In the cool of the evening, while the young chieftain was thus employed, Kenneth entered to tell him that Sir William Wallace had called out his little army, to see its strength and numbers. Edwin’s soul had become not more enamoured of the panoply of war than the gracious smiles of his admired leader, and at this intelligence he threw his plans over his brigandine, and placing a swan-plumed bonnet on his brows, hastened forth to meet his general.
The heights of Craignacoheilg echoed with thronging footsteps, and a glittering light seemed issuing from her woods, as the rays of the descending sun glanced on the arms of her assembling warriors.
The thirty followers of Murray appeared just as the two hundred Frasers entered from an opening in the rocks. Blood mounted into his face as he compared his inferior numbers and recollected the obligation they were to repay, and the greater one he was now going to incur. However he threw the standard worked by Helen on his shoulder, and turning to Wallace, “Behold,” cried he, pointing to his men, “the poor man’s mite! It is great, for it is my all!”
“Great, indeed, brave Murray!” returned Wallace, “for it brings me a host in yourself.”
“I will not disgrace my standard!” said he, lowering the banner-staff to Wallace. He started when he saw the flowing lock, which he could not help recognizing. “This is my betrothed,” continued Murray in a blither tone; “I have sworn to take her for better for worse, and I pledge you my truth nothing but death shall part us!”
Wallace grasped his hand. “And I pledge you mine, that the head whence it drew shall be laid low before I suffer so generous a defender to be separated, dead or alive, from this standard.” His eyes glanced at the empress; “Thou art right,” continued he; “God doth goest with the confidence of success, to embrace victory as a bride!”
“No, I am only the bridegroom’s man!” replied Murray, gayly moving off; “I shall be content with a kiss or two from the handmaids, and leave the lady for my general.”
“Happy, happy youth!” said Wallace to himself, as his eyes pursued the agile footsteps of the young chieftain; “no conquering affection has yet thrown open thy heart; no deadly injury hath lacerated it with wounds incurable. Patriotism is a virgin passion in thy breast, and innocence and joy wait upon her!”
“We just muster five hundred men!” observed Ker to Wallace; “but they are all stout in heart as in condition, and ready, even to-night, if you will it, to commence their march.”
“No,” replied Wallace; “we must not overstrain the generous spirit. Let them rest to-night, and to-morrow’s dawn shall light us through the forest.”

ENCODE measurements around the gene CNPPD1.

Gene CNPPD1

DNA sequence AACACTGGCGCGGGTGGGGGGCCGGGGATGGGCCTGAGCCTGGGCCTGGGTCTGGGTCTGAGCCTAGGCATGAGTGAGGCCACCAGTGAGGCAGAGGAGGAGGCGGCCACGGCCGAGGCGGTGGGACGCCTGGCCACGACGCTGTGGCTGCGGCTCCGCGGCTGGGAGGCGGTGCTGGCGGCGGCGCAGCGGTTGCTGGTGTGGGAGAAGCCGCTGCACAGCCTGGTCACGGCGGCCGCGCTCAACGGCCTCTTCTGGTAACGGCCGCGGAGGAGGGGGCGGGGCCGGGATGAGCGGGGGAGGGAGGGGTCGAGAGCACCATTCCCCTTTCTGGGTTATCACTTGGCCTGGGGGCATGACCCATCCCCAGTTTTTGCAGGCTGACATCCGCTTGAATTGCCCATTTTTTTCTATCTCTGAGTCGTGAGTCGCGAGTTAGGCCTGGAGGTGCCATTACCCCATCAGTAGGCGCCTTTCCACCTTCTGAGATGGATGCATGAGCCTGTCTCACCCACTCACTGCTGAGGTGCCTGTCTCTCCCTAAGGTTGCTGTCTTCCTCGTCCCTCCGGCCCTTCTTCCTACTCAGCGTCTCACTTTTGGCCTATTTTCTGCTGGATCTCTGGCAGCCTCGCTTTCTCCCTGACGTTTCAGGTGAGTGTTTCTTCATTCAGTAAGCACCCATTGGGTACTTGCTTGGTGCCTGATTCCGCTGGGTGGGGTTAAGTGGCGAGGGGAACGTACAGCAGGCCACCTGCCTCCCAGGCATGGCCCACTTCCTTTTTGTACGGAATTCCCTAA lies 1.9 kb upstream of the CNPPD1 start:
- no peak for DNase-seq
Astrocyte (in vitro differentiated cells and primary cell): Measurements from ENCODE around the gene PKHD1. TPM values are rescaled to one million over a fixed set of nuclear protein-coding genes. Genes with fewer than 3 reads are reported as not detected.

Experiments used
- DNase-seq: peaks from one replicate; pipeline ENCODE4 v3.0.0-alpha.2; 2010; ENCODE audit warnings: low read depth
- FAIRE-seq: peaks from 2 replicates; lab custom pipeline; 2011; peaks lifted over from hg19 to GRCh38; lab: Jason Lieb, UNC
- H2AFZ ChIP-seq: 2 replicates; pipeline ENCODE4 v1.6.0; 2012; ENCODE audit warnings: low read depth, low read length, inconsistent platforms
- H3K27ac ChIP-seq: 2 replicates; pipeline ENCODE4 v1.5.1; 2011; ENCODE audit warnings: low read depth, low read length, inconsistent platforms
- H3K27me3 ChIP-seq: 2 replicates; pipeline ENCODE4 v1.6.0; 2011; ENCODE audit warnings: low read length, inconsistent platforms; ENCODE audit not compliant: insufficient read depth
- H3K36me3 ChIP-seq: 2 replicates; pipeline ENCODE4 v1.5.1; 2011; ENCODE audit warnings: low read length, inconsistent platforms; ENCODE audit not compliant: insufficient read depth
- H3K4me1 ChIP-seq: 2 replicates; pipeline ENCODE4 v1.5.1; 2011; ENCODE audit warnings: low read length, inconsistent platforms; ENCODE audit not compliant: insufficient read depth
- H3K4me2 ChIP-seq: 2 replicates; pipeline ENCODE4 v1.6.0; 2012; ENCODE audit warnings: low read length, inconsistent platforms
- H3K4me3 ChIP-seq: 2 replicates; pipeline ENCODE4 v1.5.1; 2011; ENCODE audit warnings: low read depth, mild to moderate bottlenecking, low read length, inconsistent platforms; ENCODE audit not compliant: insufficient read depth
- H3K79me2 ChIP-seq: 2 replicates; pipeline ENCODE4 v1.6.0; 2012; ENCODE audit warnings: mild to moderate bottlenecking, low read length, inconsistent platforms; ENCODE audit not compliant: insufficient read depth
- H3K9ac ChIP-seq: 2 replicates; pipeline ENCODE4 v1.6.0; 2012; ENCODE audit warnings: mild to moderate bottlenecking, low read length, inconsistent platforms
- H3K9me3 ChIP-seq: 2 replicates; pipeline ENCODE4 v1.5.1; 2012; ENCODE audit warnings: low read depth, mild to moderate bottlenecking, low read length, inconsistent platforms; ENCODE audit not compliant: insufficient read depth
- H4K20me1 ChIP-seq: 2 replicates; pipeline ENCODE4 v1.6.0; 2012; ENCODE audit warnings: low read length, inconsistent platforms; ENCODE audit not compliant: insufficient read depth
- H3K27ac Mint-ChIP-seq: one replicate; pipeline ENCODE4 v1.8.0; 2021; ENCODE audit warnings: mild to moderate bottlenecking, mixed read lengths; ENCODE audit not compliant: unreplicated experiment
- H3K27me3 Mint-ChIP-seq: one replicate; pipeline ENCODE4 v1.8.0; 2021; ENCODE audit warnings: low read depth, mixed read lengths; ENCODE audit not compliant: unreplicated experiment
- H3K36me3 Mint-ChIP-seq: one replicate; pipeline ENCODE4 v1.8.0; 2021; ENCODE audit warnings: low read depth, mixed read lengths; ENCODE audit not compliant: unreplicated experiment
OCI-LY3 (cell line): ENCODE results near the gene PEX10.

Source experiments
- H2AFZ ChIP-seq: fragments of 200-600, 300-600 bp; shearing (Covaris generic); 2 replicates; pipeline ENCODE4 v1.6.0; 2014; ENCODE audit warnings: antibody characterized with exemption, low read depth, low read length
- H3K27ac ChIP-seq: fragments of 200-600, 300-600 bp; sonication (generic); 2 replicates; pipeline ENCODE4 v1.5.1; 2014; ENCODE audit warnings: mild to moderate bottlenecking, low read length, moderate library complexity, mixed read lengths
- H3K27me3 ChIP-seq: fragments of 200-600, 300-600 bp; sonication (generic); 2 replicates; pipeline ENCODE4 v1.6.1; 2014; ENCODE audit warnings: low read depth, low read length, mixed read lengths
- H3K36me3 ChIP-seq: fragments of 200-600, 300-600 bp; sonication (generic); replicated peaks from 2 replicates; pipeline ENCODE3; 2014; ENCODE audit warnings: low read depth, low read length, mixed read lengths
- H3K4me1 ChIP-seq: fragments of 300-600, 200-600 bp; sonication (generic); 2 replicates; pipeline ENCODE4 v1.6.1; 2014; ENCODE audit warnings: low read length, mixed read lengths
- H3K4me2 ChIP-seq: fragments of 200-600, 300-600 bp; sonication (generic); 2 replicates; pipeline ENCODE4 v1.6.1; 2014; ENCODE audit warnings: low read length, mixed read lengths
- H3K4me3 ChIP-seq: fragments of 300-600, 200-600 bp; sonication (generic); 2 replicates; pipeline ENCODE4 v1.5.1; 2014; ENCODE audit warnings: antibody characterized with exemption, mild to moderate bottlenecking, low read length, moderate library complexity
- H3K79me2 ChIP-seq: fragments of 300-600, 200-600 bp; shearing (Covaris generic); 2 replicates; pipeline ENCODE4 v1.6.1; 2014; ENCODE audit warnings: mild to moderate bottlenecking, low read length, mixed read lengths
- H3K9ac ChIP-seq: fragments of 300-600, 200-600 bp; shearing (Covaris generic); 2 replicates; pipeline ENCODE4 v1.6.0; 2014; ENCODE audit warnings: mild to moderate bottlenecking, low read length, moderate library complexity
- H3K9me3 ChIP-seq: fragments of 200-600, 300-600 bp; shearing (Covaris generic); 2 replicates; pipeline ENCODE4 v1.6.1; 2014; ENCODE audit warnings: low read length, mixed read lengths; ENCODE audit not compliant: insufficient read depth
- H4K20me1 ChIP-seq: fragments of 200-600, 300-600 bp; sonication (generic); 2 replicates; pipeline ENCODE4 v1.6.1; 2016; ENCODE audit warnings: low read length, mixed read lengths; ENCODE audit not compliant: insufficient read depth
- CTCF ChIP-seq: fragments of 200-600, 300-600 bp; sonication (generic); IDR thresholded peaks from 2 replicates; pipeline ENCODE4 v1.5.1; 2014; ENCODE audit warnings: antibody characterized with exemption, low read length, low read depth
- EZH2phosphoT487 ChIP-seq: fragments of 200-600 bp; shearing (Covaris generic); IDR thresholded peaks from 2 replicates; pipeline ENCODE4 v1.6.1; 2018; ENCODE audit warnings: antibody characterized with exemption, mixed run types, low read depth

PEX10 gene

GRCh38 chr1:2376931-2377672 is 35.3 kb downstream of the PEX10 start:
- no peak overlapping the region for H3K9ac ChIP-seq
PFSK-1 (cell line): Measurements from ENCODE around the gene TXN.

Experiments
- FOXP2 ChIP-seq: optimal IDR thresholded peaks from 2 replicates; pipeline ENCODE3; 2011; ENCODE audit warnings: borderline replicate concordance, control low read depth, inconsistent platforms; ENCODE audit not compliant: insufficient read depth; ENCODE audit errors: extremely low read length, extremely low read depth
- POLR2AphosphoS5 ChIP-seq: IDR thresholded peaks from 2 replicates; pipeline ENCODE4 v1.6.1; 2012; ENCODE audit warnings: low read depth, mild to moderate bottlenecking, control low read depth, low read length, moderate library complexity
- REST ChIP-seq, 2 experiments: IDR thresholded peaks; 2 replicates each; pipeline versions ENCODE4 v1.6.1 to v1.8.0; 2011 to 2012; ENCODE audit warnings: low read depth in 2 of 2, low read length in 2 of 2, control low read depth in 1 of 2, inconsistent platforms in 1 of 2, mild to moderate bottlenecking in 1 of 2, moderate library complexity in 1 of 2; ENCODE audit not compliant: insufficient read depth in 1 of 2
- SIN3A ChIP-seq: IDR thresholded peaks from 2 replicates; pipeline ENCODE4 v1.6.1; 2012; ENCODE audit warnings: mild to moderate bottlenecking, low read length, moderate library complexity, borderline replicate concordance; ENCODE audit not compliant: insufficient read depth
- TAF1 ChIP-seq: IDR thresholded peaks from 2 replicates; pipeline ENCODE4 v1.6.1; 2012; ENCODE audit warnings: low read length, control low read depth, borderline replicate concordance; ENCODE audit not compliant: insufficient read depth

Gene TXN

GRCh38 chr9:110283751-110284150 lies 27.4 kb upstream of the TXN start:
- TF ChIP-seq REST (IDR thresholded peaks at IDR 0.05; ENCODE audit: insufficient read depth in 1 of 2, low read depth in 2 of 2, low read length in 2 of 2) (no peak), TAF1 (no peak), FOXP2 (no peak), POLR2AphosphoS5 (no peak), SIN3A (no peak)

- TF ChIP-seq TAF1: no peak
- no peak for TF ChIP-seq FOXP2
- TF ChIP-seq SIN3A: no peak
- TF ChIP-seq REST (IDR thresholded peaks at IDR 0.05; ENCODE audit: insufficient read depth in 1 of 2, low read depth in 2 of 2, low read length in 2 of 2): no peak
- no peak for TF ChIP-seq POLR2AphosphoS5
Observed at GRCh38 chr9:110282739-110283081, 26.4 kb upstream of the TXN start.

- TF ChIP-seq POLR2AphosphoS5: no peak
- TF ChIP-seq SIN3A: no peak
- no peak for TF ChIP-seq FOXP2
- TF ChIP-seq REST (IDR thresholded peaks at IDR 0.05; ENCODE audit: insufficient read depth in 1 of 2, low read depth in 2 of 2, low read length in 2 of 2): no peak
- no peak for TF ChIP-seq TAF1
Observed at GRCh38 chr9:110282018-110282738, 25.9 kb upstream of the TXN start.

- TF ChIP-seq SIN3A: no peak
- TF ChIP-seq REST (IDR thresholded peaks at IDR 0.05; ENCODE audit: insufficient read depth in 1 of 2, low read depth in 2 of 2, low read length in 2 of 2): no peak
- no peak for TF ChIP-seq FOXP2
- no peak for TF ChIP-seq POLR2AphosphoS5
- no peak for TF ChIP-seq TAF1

Ker, who acted as henchman to Wallace, now returned to the ranks to give the word, and they marched forward.
Sir Alexander Scrymgeour, with his golden standard charged with the lion of Scotland, led the van. Wallace raised his bonnet from his head, as it drew near. Scrymgeour lowered the staff; Wallace threw up his outstretched hand at this action, but the knight not understanding him, he stepped forward. “Sir Alexander Scrymgeour,” cried he, “that standard must now bow to me. It represents the royalty of Scotland, before which we fight for our liberties. If virtue yet dwell in the house of the valiant St. David, some of his offspring will hear of this day, and lead it forward to conquest and to a crown. Till such an hour, let not that standard bend to any man.”
Wallace fell back as he spoke, and Scrymgeour, bowing his head in sign of acquiescence marched on.
Sir Roger Kirkpatrick, at the head of his well-appointed Highlanders next advanced. His blood-red banner streamed to the air, and as it bent to Wallace he saw that the indignant knight had adopted the device of the hardy King Archaius,20 but with a fiercer motto-“Touch, and I pierce!”
20 Archaius, King of Scotland, took for his device the thistle and the Rewe, and for his motto, “For my defense.”
“That man,” thought Wallace, as he passed along, “carried a relentless sword in his very eye!”
The men of Loch Doine, a strong, tall and well-armed body, marched on, and gave place to the advancing corps of Bothwell. The eye of Wallace felt as if turning from gloom and horror to the cheerful light of day, when it fell on the bright and indigenuous face of Murray. Kenneth with his troop followed; and the youthful Edwin, like Cupid in arms, closed the procession.
Being drawn up in line, their chief, fully satisfied, advanced toward them, and expressing his sentiments of the patriotism which brought them into the field, informed them of his intended march. He then turned to Stephen Ireland: “The sun has now set,” said he, “and before dark you must conduct the families of my worthy Lanarkment to the protection of Sir John Scott. It is time that age, infancy, and female weakness should cease their wanderings with us; to-night we bid them adieu, to meet them again, by the leading of the Lord of Hosts, in freedom and prosperity!”
As Wallace ceased, and was retiring from the ground, several old men, and young women with their babes in their arms, rushed from behind the ranks, and throwing themselves at his feet, caught hold of his hands and garments. “We go,” said the venerable fathers, “to pray for your welfare; and sure we are, a crown will bless our country’s benefactor, here or in heaven!”
“In heaven,” replied Wallace, shaking the plumes of his bonnet over his eyes, to hide the moisture which suffused them; “I can have no right to any other crown.”
“Yes,” cried a hoary-headed shepherd, “you free your country from tyrants, and the people’s hearts will proclaim their deliverer their sovereign!”
“May your rightful monarch, worthy patriarch,” said Wallace, “whether a Bruce of a Baliol, meet with equal zeal from Scotland at large; and tyranny must then fall before courage and loyalty!”